Jesus Creed

Jesus Creed

The Destiny of Seekers

You can’t find one final judgment scene in the Bible that is not a judgment by works. Salvation, we are told often, is not by works, but final judgment sure is. Here are Paul’s words, and we could back them up with others from Paul and yet others from Jesus (try Matthew 16:27 or 25:31-46):

Romans 2:6: For he will repay according to each one’s deeds: 7 to those who by patiently doing good seek for glory and honor and immortality, he will give eternal life; 8 while for those who are self-seeking and who obey not the truth but wickedness, there will be wrath and fury. 9 There will be anguish and distress for everyone who does evil, the Jew first and also the Greek, 10 but glory and honor and peace for everyone who does good, the Jew first and also the Greek. 11 For God shows no partiality.


Paul’s perhaps quoting from Psalm 62:12 and Proverbs 24:12, but it could just as easily be his own version of something he knows Jesus said.
Here is the logic of Paul’s words:
1. Those who do seek glory, honor and immortality — eternal life.
2. Those who are self-seeking and reject the truth — wrath and anger.
Let’s tie this together with what we have seen earlier in Romans. Seeking glory, etc., has to do with not suppressing truth, not creating idols, but instead seeing through nature into the invisible attributes of God, and observing that Jesus Christ is God’s revelation of the gospel, and that the gospel can save. Self-seekers are those who stop the natural revelation in its tracks and worship this world, who suppress the truth and turn to idols, who turn in on themselves to satisfy their own indulgent natures. For such, Paul warns, there is wrath and anger.
Paul does not believe Christians are sinless or perfect; but he does think they are on a path of seeking God, of being open to God, of seeing the face of God in Jesus Christ.
Tom Wright has an important warning here; Paul does not give us a list of things so we can assess ourselves or (worse yet) others. “What we are not encouraged to do is to draw up a checklist of things done and not done, to weigh them against one another and thereby to arrive at the final verdict” (440).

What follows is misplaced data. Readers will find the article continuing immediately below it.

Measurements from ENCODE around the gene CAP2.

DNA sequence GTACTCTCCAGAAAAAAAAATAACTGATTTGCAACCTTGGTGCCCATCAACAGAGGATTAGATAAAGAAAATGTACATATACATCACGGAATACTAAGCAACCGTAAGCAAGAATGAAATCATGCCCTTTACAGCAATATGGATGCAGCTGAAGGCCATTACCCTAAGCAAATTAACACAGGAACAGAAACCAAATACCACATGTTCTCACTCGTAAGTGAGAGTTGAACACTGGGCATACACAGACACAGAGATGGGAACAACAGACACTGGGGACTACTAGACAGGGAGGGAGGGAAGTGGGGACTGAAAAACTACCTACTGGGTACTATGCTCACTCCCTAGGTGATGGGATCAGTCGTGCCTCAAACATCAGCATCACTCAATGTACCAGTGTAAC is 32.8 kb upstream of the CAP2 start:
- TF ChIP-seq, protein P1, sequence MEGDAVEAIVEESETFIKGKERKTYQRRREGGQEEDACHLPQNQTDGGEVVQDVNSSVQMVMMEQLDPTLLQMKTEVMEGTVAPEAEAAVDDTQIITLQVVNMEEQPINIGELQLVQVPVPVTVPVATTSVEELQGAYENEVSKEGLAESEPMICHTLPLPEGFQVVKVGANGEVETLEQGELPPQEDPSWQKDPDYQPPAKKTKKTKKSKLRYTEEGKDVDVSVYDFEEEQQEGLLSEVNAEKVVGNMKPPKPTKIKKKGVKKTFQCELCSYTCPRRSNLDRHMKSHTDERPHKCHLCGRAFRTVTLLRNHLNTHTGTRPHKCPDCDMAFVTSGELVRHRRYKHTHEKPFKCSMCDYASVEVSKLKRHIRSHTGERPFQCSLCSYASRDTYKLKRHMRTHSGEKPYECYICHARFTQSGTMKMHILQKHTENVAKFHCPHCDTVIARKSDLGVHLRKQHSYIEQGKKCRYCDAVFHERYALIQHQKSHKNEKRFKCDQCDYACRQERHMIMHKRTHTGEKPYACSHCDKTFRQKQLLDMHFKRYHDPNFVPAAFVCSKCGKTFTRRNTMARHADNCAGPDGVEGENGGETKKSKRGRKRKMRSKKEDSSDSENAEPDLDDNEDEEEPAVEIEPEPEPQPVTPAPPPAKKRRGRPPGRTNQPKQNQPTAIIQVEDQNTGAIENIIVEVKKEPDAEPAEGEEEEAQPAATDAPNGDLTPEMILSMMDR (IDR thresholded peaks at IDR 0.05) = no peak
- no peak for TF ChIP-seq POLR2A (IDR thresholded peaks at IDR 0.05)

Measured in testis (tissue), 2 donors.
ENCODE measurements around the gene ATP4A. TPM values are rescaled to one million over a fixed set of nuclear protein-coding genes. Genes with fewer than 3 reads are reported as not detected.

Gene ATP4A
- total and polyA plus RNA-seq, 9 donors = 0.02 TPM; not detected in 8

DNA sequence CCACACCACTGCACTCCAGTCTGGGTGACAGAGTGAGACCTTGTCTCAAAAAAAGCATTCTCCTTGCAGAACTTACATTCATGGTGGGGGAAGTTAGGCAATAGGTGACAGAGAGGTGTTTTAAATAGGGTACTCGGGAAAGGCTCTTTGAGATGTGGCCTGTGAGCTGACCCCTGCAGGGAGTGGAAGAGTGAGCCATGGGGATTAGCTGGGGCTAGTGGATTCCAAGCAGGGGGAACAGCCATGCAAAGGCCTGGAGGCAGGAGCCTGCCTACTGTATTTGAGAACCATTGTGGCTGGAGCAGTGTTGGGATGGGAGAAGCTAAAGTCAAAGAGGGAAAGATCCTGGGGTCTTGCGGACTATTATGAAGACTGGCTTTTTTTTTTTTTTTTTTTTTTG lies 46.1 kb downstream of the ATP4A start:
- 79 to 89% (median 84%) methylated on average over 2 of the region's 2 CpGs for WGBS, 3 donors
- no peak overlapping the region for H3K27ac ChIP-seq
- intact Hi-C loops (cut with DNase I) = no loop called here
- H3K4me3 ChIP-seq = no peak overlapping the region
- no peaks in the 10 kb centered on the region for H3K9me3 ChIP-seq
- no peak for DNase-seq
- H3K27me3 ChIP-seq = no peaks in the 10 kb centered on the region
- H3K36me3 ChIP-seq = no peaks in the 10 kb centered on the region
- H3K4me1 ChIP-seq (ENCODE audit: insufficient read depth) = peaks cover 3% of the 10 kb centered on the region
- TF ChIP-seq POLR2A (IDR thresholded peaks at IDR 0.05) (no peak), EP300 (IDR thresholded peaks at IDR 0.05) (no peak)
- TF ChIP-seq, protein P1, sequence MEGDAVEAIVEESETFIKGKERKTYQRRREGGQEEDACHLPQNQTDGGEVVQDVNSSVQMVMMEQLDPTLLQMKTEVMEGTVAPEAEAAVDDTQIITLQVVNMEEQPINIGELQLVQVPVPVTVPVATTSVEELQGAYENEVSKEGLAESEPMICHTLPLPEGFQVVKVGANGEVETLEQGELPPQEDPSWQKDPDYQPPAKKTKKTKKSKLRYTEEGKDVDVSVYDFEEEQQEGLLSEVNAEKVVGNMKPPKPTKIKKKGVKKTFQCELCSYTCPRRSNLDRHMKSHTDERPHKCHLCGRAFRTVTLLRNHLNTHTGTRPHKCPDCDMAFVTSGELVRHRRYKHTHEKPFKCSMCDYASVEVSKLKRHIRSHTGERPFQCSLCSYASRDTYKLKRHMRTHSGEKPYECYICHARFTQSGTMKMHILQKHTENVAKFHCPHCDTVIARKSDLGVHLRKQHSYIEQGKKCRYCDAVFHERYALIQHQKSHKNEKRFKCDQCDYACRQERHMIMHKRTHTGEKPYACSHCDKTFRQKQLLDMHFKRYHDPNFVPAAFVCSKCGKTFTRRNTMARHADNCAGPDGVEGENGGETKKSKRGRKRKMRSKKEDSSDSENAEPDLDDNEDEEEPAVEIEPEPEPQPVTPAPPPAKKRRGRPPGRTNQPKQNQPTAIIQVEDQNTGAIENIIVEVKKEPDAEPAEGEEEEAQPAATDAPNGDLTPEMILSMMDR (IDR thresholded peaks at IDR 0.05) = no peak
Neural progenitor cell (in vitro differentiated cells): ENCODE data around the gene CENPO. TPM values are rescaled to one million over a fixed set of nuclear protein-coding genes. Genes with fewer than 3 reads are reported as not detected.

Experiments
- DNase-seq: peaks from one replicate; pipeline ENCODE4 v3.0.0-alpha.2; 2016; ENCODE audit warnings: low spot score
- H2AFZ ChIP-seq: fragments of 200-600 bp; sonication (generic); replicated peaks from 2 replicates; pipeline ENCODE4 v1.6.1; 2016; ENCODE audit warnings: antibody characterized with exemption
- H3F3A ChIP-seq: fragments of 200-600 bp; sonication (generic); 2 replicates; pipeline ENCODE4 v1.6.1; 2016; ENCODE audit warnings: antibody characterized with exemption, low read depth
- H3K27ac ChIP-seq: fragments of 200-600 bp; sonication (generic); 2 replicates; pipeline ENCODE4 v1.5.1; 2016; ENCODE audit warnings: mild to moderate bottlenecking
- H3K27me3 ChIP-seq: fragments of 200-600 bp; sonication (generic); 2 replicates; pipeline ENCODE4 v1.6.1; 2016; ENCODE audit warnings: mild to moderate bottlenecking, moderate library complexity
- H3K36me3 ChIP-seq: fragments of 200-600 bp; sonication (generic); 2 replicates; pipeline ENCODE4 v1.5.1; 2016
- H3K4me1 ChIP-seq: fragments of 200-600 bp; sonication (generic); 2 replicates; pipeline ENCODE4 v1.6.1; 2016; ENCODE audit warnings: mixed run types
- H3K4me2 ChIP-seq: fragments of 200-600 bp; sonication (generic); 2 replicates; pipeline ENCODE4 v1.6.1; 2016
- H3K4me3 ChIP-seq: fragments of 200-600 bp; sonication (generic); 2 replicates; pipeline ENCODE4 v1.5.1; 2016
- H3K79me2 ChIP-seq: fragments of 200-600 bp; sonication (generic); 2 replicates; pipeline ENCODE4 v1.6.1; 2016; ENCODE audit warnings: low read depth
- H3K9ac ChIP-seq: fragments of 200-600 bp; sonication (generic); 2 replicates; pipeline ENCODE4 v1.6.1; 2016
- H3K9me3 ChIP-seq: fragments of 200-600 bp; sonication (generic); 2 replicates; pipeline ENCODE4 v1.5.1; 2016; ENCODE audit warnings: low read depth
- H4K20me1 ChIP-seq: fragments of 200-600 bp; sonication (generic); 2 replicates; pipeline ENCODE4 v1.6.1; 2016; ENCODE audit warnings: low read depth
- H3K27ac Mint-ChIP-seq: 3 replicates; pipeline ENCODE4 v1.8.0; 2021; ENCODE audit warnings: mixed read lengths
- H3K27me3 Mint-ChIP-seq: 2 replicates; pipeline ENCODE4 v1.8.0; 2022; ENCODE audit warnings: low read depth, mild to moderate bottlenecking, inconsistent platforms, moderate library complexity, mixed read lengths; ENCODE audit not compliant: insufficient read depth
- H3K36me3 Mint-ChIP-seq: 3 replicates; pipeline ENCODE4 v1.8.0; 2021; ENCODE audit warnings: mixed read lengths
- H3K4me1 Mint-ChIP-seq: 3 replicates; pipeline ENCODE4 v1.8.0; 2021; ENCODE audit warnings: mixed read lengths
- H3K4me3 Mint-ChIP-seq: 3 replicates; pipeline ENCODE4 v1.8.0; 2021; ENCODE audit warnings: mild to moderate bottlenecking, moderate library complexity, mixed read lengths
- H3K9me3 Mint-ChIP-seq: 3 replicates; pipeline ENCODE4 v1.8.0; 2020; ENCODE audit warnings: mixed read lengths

Overall, then, as we see in vv. 9-10, the final judgment assesse whether a person is “evil” (2:9) or “good” (2:10). The evil are the self-seekers (who do not seek God) and the good are the God-seekers.

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posted May 31, 2006 at 7:22 am

Hi Scott
I take it when you say…
1. Those who do seek glory, honor and immortality — eternal life.
Seeking for glory, honor and immortality is self seeking, so I take it you mean as Paul did that in doing good we find those things. I think you do mean this :)

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Mike Swalm

posted May 31, 2006 at 7:26 am

A terrifying and appropriate post, Scot. Thanks for your thoughts. I’ve been worried for a long time that Luther’s sola fide had been misappropriated to all sorts of wrong ends, including the one you’ve mentioned, that because salvation may be by faith alone, all of live should be concerned with faith alone, and not with the works that are to be companions of faith. Looking forward to the conitnuation of this Romans series.

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posted May 31, 2006 at 8:57 am

Mr. » The Destiny of Seekers – from Jesus Creed

[…] The Destiny of Seekers: […]

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posted May 31, 2006 at 2:53 pm

Paul does not believe Christians are sinless or perfect; but he does think they are on a path of seeking God, of being open to God, of seeing the face of God in Jesus Christ.
Is this not the very essence of discipleship? Your thoughts on Romans are tremendous. I’m enjoying them very much. Traveling mercies. -bw

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